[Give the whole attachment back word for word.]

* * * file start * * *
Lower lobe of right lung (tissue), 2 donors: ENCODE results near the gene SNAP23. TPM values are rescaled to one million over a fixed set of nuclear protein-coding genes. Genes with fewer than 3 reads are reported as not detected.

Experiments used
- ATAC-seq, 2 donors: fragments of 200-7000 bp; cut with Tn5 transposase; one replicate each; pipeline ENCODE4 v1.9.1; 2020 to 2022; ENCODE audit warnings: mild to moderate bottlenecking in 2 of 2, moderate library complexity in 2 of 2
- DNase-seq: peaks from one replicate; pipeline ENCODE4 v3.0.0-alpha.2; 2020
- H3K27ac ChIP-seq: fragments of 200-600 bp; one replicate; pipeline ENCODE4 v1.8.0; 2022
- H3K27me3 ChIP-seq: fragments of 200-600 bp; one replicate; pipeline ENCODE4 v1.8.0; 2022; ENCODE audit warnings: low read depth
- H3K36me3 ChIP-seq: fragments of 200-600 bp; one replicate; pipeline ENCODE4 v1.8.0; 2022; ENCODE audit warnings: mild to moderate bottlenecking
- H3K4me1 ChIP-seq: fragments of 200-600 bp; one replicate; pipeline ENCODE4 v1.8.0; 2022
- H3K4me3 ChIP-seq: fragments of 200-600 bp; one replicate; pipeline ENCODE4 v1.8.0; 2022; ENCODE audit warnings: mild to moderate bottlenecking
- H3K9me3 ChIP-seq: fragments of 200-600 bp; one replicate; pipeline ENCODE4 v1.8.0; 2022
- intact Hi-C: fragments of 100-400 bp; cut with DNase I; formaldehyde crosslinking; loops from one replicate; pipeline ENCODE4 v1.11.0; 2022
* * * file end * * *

Lower lobe of right lung (tissue), 2 donors: ENCODE results near the gene SNAP23. TPM values are rescaled to one million over a fixed set of nuclear protein-coding genes. Genes with fewer than 3 reads are reported as not detected.

Experiments used
- ATAC-seq, 2 donors: fragments of 200-7000 bp; cut with Tn5 transposase; one replicate each; pipeline ENCODE4 v1.9.1; 2020 to 2022; ENCODE audit warnings: mild to moderate bottlenecking in 2 of 2, moderate library complexity in 2 of 2
- DNase-seq: peaks from one replicate; pipeline ENCODE4 v3.0.0-alpha.2; 2020
- H3K27ac ChIP-seq: fragments of 200-600 bp; one replicate; pipeline ENCODE4 v1.8.0; 2022
- H3K27me3 ChIP-seq: fragments of 200-600 bp; one replicate; pipeline ENCODE4 v1.8.0; 2022; ENCODE audit warnings: low read depth
- H3K36me3 ChIP-seq: fragments of 200-600 bp; one replicate; pipeline ENCODE4 v1.8.0; 2022; ENCODE audit warnings: mild to moderate bottlenecking
- H3K4me1 ChIP-seq: fragments of 200-600 bp; one replicate; pipeline ENCODE4 v1.8.0; 2022
- H3K4me3 ChIP-seq: fragments of 200-600 bp; one replicate; pipeline ENCODE4 v1.8.0; 2022; ENCODE audit warnings: mild to moderate bottlenecking
- H3K9me3 ChIP-seq: fragments of 200-600 bp; one replicate; pipeline ENCODE4 v1.8.0; 2022
- intact Hi-C: fragments of 100-400 bp; cut with DNase I; formaldehyde crosslinking; loops from one replicate; pipeline ENCODE4 v1.11.0; 2022